A technical assistance grant was co-financed by the GEF to strengthen the capacity of the PRC government in implementing sustainable and climate-resilient land management approaches, such as integrated cropping systems, public-private partnerships, eco-compensation mechanisms, and access to e-commerce marketing. The project supported 16 pilot sites to demonstrate these approaches. These pilots were upscaled or replicated further through larger government investment programs and projects. It helped improve the resilience of landscapes and ecosystems to climate change and promote sustainable land management in six provinces in the western region—Gansu, Guizhou, Inner Mongolia Autonomous Region, Qinghai, Shaanxi, and Sichuan.

The project also demonstrated practices that improved local farming methods such as water-saving irrigation, inter-cropping, and integrated pesticide management of forests.

Sustainable land management and restoration techniques for addressing land degradation were promoted under 12 investment projects and at seven innovation sites across the six provinces. The project provided technical support for seed forests nurturing, grassland management, intercropping, water-saving irrigation, agroforestry management, and climate resilient farming.

Two public-private partnerships were developed. The first one was participated by a local power plant (using biomass from shrubs mowing), local farmers, and local forestry management agencies in Inner Mongolia for nurturing management of Salix shrubs for about 250 ha, including farmers’ engagement in development of woods products. The other one was participated by a fertilizer producer, local farmers, and government agencies in Shaanxi for bio-fertilizer development and trial in 33.5 ha land for cash crop growing.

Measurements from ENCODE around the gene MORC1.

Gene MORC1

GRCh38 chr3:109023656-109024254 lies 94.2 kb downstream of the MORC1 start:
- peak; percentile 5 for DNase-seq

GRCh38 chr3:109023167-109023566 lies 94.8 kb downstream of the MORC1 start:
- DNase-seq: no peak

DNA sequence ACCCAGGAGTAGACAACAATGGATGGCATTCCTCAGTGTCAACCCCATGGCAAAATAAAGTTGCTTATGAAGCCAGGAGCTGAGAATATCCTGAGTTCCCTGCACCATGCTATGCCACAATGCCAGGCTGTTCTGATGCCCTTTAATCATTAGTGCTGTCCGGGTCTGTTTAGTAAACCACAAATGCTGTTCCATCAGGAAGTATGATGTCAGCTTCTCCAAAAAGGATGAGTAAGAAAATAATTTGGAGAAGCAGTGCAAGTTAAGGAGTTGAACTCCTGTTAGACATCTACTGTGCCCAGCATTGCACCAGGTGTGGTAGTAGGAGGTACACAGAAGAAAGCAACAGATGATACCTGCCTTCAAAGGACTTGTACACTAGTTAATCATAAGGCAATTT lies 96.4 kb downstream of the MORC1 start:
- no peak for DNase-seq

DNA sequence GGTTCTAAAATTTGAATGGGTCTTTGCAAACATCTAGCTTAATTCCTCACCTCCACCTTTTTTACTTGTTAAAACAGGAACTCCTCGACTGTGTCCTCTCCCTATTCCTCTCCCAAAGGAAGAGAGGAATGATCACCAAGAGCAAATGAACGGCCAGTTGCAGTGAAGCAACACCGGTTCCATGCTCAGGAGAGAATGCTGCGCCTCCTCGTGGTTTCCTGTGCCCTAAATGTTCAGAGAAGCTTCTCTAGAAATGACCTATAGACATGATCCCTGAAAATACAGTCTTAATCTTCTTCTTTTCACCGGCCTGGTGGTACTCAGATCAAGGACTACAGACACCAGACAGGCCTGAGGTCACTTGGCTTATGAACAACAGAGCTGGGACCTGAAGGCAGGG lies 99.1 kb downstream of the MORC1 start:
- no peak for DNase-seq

Meanwhile, two eco-compensation mechanisms (payment for ecosystem services) for sustainable watershed management were established. The firs one is a small watershed management at the Loess Plateau area in Liquan of Shaanxi covering an area of 729 ha. Next was a rural community engagement in payment for ecosystem services at Xinligou small watershed in Kongtong of Guansu.

Land management in all project sites supported sustainable livelihoods benefiting about 8,200 people.

Through awareness programs, over 5,000 villagers have improved their knowledge and understanding on various aspects of climate change impacts, alternative fuel and energy supplies, and adaptive measures in agriculture farming.

Green development was demonstrated at three sustainable land management innovation sites in Sichuan and Guizhou provinces through agroforestry and higher-value crops such as tea trees, decorative plants, and Chinese medicine herbs, contributing to productivity increase on 300,000 ha of land.

A strategy and action plan for land degradation control was developed for Guizhou and Sichuan provinces, respectively. The project’s advisory services included a comprehensive assessment of the provincial legal and policy regime for land degradation, and assistance in formulating a framework of sustainable land management monitoring indicators and approaches. In 2018, both provinces have endorsed their respective strategy and action plans from which major guidelines have been taken up and applied in new investment projects.